Shotgunning: In shotgunning, the practitioner will fire a series of statements at the subject that are very vague and then look for responses both verbal and in the body language. If they were giving a psychic reading then they may say:

‘You are a shy person at heart but often very outgoing. You like to be the centre of attention and you have a keen interest in people. Yes, in fact you work with people, you’re a social worker or some kind of person who works with emotions and trauma, a nurse. You enjoy your free time you like to spend it at home, but also out where you enjoy quite extreme sports – well not extreme but things like cycling and running. You’re very fit and you enjoy working out… ‘

Throughout this speech the cold reader would be looking out for signs that they were warm or cold – micro-expressions or even nods and so would move their speech in that direction. When a statement seems to be poorly received they simply move past it quickly or come up with a quick excuse as to why they said it. As the talk is so fast, the listener only tends to really remember the things that were accurate and to gloss over the elements that weren’t. It’s not easy though – it takes a lot of skill in itself – but as you practice you can begin to sound more confident and convincing as a result. Remember, you can also look to the person’s friends and family to assess their reactions if your participant isn’t giving anything back.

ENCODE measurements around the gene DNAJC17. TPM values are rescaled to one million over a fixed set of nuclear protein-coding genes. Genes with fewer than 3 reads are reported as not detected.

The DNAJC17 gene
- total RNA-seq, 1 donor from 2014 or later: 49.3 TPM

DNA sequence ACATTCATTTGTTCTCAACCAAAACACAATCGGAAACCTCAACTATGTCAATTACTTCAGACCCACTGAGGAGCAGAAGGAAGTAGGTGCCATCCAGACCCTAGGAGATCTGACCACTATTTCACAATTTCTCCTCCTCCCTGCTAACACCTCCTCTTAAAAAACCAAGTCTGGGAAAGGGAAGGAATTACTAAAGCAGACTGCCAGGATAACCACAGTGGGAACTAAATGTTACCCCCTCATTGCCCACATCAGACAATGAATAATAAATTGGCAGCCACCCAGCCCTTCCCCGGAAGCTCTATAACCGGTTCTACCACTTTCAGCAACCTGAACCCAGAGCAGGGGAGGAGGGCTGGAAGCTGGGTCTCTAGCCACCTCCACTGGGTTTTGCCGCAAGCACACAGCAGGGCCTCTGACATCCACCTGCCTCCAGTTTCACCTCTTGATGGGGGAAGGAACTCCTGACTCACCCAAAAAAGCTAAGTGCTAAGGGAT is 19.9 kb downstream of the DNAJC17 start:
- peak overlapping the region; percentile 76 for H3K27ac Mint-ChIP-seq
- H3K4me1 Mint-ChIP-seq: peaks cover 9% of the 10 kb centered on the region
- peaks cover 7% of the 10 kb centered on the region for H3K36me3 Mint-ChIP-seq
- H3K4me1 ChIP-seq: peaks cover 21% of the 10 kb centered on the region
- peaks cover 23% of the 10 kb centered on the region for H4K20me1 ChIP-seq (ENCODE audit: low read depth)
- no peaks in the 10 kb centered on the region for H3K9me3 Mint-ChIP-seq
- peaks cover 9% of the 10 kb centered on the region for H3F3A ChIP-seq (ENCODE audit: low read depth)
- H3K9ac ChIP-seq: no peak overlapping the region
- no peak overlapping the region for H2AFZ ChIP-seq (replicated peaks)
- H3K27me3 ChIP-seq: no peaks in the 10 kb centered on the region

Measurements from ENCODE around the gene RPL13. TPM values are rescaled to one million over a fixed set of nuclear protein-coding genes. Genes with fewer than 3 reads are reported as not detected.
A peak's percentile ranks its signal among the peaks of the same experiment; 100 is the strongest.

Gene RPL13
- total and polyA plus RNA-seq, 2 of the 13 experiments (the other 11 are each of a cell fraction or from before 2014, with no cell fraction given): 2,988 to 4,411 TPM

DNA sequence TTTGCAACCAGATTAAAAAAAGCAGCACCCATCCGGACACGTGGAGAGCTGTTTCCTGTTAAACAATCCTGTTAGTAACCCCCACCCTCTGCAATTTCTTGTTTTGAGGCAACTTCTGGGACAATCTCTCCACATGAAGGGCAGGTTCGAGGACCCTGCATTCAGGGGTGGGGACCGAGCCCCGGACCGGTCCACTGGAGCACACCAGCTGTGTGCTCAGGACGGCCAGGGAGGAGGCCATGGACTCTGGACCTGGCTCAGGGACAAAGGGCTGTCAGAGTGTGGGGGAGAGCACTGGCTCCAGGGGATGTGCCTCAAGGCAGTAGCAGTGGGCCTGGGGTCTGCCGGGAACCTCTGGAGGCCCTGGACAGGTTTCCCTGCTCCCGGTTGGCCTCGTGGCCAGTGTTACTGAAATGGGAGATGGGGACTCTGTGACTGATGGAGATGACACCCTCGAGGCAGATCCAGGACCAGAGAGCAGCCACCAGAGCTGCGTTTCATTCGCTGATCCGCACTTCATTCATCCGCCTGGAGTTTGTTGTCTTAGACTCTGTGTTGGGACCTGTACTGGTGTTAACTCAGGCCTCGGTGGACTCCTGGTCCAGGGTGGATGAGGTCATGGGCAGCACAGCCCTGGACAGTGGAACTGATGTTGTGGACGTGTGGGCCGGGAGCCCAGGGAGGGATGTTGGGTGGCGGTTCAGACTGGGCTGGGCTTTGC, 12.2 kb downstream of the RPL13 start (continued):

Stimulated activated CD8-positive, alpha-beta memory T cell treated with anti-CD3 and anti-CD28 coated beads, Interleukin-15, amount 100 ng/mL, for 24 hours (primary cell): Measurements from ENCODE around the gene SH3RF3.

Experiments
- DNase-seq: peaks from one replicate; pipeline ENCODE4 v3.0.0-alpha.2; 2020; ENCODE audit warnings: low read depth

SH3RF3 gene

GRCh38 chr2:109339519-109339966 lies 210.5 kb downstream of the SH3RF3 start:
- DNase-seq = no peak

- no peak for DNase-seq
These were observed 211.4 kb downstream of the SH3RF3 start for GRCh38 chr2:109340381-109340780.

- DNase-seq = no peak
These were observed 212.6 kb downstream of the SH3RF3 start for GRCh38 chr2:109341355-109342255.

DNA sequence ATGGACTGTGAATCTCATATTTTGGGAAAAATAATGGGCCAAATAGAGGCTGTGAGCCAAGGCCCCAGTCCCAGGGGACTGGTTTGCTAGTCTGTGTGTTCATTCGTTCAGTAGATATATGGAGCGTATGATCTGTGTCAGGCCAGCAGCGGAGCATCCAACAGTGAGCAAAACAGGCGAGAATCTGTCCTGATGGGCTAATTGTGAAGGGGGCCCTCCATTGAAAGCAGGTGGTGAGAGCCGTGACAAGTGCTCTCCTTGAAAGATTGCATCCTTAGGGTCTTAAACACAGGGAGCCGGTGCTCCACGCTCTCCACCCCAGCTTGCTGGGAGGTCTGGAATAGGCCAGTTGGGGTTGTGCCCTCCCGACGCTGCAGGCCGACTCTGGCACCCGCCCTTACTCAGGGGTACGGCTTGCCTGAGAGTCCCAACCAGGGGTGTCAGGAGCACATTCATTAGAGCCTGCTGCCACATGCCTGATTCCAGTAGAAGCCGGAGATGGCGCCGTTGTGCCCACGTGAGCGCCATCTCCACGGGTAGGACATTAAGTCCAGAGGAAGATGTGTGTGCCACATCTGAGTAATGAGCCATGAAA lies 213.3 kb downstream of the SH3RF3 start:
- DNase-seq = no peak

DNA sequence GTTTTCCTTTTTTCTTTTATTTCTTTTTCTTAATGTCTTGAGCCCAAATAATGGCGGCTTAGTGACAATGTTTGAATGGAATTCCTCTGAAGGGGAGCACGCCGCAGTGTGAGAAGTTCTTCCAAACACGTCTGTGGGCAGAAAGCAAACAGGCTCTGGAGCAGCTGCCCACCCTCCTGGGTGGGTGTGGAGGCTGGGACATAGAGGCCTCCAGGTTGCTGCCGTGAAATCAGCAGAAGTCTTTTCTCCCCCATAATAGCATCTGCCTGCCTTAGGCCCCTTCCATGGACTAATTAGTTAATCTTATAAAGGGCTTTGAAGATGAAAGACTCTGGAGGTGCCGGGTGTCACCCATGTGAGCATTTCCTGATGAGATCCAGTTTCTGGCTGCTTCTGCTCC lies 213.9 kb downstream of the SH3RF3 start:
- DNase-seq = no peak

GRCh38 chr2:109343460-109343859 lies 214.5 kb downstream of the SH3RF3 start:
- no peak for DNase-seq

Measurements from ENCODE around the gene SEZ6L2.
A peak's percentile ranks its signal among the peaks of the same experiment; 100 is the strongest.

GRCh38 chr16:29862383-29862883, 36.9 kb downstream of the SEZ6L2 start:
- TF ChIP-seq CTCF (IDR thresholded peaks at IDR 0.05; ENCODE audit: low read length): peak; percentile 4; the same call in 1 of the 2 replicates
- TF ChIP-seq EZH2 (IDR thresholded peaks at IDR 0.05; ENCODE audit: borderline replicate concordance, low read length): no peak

Barnum Statements: Barnum statements are statements that could be true for almost anyone, or that are very general, but which work due to our natural tendency to ‘fill in the blanks’ and to apply statements we hear to our own lives (egocentrism). A Barnum statement could be something like ‘you occasionally have bouts of anxiousness where you can’t identify the cause’, ‘you have a box of photos under your bed’ or (a popular one) ‘you were involved in a traumatic accident as a child involving water’.